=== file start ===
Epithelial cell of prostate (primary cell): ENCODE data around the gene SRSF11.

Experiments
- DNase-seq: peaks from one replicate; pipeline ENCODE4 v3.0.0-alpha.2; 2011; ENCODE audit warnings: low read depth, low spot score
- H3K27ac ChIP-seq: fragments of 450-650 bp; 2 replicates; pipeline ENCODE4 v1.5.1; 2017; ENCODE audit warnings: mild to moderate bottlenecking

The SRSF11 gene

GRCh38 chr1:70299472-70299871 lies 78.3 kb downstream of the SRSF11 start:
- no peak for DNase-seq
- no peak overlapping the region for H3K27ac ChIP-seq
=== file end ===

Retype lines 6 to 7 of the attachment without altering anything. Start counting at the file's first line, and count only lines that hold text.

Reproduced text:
GRCh38 chr1:70299472-70299871 lies 78.3 kb downstream of the SRSF11 start:
- no peak for DNase-seq